We had a good thing going: The death of the PR-Journalism relationship

Be helpful! Share this article!

By Darren Johnson
Campus News

Hey, PR flack — I thought we had a good thing going. You respected me, I disrespected you. It was what great relationships are made of.

But someone changed your mind about me, the journalist. I don’t know who you’ve been talking to — maybe some kook who tweets “fake news” at 2 a.m. — maybe you’re cheating on me. 

Maybe you no longer are attracted to me, the newspaper person. Maybe social media is prettier. Maybe this promises you a better future.

But we did have a good thing going once. You fed me press releases, which I mostly ignored. You called me sweetly, and I’d let it go to voicemail. But then I’d learn you had a big event happening, or something fun going on — and I would respond to that, and you’d roll out the red carpet for me, give me comp VIP tickets, smile and shake my hand as I rushed by you to the free hors d’oeuvres. I’d get to pretend I was someone important, write a mere mention, stick it on page B37, and you’d be elated over that. You’d clip out the piece, put it in your scrapbook, show all your friends.

But something changed.

Recently, I couldn’t even get press passes for Disneyland — freakin’ Disneyland! These are normally just $97 and should be an easy get for a newspaper person. I mean, the space in the paper is worth thousands. Maybe I could write more than a mere mention. Maybe write a whole story. I tried to tell you this, but now you’re seeing someone else, dear PR Flack.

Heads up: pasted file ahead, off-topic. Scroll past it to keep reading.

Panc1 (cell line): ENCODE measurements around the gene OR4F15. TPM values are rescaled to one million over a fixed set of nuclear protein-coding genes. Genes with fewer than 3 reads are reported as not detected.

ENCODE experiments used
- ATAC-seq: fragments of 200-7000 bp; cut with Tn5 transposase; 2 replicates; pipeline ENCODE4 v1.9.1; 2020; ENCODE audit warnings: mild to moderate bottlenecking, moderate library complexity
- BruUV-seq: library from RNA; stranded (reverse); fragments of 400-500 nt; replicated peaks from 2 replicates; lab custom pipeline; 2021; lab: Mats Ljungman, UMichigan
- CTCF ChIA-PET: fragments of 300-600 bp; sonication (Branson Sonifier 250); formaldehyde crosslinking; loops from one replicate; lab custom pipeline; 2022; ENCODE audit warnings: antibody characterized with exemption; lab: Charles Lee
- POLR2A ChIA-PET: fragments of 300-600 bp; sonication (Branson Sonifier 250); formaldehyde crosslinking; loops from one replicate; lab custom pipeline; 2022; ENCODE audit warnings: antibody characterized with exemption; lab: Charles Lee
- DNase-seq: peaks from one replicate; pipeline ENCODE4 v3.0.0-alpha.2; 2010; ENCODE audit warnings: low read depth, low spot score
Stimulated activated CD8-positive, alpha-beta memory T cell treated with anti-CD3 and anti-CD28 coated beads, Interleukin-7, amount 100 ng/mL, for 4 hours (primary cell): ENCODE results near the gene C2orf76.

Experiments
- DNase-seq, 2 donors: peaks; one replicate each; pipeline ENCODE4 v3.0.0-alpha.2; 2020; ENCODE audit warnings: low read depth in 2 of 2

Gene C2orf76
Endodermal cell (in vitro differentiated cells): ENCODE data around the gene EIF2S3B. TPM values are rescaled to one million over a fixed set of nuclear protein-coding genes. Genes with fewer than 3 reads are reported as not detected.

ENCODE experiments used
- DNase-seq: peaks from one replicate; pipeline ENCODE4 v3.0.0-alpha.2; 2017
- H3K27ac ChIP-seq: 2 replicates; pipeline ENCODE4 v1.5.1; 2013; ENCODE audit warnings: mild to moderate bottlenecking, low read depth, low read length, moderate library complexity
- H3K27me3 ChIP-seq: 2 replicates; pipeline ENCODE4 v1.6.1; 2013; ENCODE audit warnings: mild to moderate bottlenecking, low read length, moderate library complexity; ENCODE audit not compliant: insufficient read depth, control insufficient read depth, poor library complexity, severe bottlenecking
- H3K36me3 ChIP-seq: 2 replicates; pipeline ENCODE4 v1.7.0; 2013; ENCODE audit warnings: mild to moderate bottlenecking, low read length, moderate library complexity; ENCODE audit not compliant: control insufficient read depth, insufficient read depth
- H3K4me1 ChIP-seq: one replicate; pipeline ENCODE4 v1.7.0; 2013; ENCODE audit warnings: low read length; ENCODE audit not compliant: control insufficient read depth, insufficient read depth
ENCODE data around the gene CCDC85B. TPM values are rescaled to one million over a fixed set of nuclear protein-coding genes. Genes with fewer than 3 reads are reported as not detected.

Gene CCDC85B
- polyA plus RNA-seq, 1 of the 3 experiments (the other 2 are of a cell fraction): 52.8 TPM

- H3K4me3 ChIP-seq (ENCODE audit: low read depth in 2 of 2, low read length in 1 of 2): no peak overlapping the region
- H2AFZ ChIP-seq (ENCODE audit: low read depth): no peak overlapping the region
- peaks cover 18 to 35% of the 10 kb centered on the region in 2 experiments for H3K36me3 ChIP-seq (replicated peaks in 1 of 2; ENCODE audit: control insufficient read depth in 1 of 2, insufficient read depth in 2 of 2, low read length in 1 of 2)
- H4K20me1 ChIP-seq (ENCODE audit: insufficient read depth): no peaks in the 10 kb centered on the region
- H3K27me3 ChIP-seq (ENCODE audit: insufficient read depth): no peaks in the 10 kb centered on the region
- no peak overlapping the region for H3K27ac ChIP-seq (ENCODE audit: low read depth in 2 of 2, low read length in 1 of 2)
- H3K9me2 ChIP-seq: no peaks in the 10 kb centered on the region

We went to the park anyway, and who did we see around every corner — vloggers. You know, those annoying narcissists who jibber-jabber while walking and staring into a video camera or smartphone. One almost walked into a wooden Indian. I listened in on what they were saying — they enjoyed the churros, the Dumbo ride. Great. Nary a negative word. (Us journalists can be negative at times — sorry!)

You know, dear PR flack, these people aren’t journalists. You bought them with your comp tickets. They are easily impressed. Who knows if they have real followers? Most don’t. But some vlogger who paid for 100,000 bots may seem more impressive to you, dear flack, than a real newspaper with smaller numbers (but all of the readers are real).

And, dear PR flack, you used to send me items to review for my annual holiday gift guide. Great stuff — laptops, smart phones, you name it. But now you send these items to vloggers. You call it “gifting” now. All integrity is lost.

Now, you may buy into this current hatred of traditional media, as some people seem to now have, and you may say, “Where is your integrity accepting these comps?”

And this can be a fair point, but I’ve also spent time as a PR person and would offer comps to real journalists for the following reasons:

  • A journalist can only write about something he/she physically experiences.
  • A journalist doesn’t earn a lot of money and shouldn’t pay for a story, anyway.
  • The comp allows the PR person and journalist to connect and have a relationship.

You see, it’s all kosher.

But you, dear PR flack, are ending it. It’s not you, it’s me. I get it. I don’t have the flashy analytics of some insipid, blow-dried self-promoter smiling dumbly into his smartphone. The vlogger is trendy — an influencer, as they proclaim — while I’m just a ham-and-egger.

It was good while it lasted. Maybe you’ll be back someday. You can send me your heartfelt words and leave passionate calls on my voicemail … and I can hit delete, delete, delete.

It can be like old times.


Darren Johnson has spent equal parts of his adult life in journalism and public relations. Have a story idea? Send it to darren@cccn.us